The influence of a romantic breakup on self-concept

March 8, 2010, SAGE Publications

When a romantic relationship ends, an individual's self-concept is vulnerable to change, according to research in the February issue of Personality and Social Psychology Bulletin.

Self-concept is defined as a person's sense of "me." Romantic partners develop shared friends, activities and even overlapping self-concepts.

Using three studies, the researchers examined self-concept changes that can occur after a breakup. They found that individuals have reduced self-concept clarity after a breakup. This reduced clarity can contribute to emotional distress. The loss of the relationship has multiple psychological consequences, including the tendency for individuals to change the content of their selves and the feeling that their selves are subjectively less clear and even smaller.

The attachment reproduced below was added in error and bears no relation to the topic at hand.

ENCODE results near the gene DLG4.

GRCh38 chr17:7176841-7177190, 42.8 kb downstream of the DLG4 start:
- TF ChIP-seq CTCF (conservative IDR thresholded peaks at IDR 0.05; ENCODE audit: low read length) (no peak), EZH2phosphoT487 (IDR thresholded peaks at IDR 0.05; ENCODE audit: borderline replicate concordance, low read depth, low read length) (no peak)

Finding that there is a prevalence of self-change experienced when a romantic relationship ends provides a testament to the power of loss that impacts one's sense of self.

"Not only may couples come to complete each others' sentences, they may actually come to complete each others' selves," write authors Erica B. Slotter, Wendi L. Gardner, and Eli J. Finkel. "When the ends, individuals experience not only pain over the loss of the partner, but also changes in their selves. This research is the first to demonstrate the unique contribution of reduced self-concept clarity to the emotional distress that individuals experience post-breakup."

More information: The article "Who Am I Without You? The Influence of Romantic Breakup on the Self-Concept" in Personality and Social Psychology Bulletin is available free for a limited time at psp.sagepub.com/cgi/reprint/36/2/147

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